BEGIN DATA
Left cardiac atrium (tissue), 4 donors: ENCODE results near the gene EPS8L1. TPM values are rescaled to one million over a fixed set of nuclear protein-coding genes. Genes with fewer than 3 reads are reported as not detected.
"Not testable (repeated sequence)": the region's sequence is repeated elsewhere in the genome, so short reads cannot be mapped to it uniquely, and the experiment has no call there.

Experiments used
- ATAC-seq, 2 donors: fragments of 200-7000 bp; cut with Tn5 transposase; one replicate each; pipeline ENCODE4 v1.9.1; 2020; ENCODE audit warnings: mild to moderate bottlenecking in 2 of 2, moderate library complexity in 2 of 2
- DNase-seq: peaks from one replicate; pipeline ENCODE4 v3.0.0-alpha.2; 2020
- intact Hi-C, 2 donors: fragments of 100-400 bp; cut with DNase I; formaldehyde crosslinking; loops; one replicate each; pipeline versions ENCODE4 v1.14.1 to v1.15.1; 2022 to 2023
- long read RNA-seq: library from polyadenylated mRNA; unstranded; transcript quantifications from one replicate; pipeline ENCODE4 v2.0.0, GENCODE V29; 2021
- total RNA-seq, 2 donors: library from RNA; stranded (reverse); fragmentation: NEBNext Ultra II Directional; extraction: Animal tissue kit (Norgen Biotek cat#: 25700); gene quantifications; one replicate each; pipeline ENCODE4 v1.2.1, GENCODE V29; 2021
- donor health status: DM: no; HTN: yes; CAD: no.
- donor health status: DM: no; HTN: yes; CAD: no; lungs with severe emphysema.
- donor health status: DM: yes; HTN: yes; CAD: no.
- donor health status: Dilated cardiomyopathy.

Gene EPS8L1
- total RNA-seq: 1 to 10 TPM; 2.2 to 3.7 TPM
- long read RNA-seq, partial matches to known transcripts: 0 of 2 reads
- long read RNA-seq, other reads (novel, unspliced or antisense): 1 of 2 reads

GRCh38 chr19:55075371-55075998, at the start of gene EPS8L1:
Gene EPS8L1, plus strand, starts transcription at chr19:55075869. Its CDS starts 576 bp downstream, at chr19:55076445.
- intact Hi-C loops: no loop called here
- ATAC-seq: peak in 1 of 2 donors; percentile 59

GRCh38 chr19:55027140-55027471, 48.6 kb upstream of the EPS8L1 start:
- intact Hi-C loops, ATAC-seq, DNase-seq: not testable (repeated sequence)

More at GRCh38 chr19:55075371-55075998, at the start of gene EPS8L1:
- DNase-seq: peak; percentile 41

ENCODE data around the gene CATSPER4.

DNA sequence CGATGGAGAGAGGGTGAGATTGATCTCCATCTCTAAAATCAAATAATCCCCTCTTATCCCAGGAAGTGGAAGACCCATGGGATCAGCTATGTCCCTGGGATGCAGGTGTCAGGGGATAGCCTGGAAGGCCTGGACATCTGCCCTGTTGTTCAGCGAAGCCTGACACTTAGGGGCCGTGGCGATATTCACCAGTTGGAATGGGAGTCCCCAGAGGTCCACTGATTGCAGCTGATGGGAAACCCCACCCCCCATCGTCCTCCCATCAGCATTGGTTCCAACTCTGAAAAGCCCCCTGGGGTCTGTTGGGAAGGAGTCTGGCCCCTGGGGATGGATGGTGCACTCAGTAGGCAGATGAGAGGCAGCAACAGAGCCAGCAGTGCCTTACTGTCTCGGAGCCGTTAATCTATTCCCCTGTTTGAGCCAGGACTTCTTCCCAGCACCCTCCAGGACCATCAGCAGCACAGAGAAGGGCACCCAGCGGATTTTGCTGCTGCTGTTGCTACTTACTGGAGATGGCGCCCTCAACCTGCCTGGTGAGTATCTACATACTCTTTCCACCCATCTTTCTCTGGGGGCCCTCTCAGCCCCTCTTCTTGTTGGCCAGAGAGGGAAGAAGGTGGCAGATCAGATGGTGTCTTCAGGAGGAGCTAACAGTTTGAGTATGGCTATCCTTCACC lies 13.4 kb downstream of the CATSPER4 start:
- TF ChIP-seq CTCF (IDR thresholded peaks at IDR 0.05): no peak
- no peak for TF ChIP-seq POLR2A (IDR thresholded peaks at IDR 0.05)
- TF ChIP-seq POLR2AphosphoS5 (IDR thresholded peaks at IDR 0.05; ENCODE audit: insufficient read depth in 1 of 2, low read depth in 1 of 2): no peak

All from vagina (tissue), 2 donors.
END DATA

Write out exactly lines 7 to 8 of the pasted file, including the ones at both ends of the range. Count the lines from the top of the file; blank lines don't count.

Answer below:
- long read RNA-seq: library from polyadenylated mRNA; unstranded; transcript quantifications from one replicate; pipeline ENCODE4 v2.0.0, GENCODE V29; 2021
- total RNA-seq, 2 donors: library from RNA; stranded (reverse); fragmentation: NEBNext Ultra II Directional; extraction: Animal tissue kit (Norgen Biotek cat#: 25700); gene quantifications; one replicate each; pipeline ENCODE4 v1.2.1, GENCODE V29; 2021